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dc.contributor.authorMcKinnon, Rachel 19:31:24 (GMT) 19:31:24 (GMT)
dc.description.abstractThere’s a widespread conviction in the norms of assertion literature that an agent’s asserting something false merits criticism. As Williamson puts it, asserting something false is likened to cheating at the game of assertion. Most writers on the topic have consequently proposed factive norms of assertion – ones on which truth is a necessary condition for the proper performance of an assertion. However, I argue that this view is mistaken. I suggest that we can illuminate the error by introducing a theoretical distinction between the norm of a practice and its goal. In light of this distinction, we can see that proponents of factive norms tend to mistake the goal of a practice for the norm. In making my case, I present an analogy between the norms and goals of placing wagers and the norms and goals of assertion. One may place a bet and lose without being subject to criticism, while one may win and be worthy of criticism. Whether one wins or loses is irrelevant to the normative evaluation of a bet. What is relevant is whether the bet maximizes the bettor's expected value, which is a function of what might be lost, what might be gained, and how likely those prospects are, given the bettor's evidence. Similarly, I argue, whether one's assertion is true or false is not strictly relevant to the normative evaluation of an assertion. What is relevant is whether the speaker has adequate supporting reasons for the assertion, and that the necessary conventional and pragmatic features are present. However, context will determine what count as supportive reasons for a given proposition, what counts as relevant, and what count as conventional and pragmatic elements possessing that relevance. My proposed norm, the Supportive Reasons Norm, is thus sensitive to the context of assertion and shifts from context to context.en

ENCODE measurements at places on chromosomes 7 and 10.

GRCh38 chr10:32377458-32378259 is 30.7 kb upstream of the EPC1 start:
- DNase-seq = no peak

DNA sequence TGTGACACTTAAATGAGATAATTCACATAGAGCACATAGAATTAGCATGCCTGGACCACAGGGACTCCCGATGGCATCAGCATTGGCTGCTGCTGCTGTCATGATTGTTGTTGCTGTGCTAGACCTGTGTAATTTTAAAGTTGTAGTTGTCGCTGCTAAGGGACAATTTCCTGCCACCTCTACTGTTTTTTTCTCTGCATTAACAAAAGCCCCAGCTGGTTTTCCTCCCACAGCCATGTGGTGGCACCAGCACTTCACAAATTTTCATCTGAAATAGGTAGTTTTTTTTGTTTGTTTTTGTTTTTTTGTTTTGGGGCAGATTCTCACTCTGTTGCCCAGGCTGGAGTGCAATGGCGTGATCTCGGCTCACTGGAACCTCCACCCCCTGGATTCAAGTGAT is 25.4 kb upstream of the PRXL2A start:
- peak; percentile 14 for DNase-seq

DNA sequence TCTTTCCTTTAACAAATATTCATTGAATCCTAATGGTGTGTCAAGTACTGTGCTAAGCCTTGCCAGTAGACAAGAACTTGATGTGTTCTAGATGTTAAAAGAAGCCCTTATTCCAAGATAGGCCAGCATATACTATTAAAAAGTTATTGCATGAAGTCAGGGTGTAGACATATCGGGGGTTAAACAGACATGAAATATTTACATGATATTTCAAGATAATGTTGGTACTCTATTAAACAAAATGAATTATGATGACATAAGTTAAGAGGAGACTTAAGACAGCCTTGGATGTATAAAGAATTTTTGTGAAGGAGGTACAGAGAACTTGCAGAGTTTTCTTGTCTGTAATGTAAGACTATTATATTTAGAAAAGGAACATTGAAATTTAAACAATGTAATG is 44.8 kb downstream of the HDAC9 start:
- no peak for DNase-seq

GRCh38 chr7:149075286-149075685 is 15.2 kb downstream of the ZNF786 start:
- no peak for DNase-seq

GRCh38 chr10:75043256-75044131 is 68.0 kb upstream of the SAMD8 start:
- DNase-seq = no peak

dc.publisherUniversity of Waterlooen
dc.subjectPhilosophy of Languageen
dc.titleReasonable Assertions: On Norms of Assertion and Why You Don't Need to Know What You're Talking Abouten
dc.typeDoctoral Thesisen
uws-etd.degreeDoctor of Philosophyen

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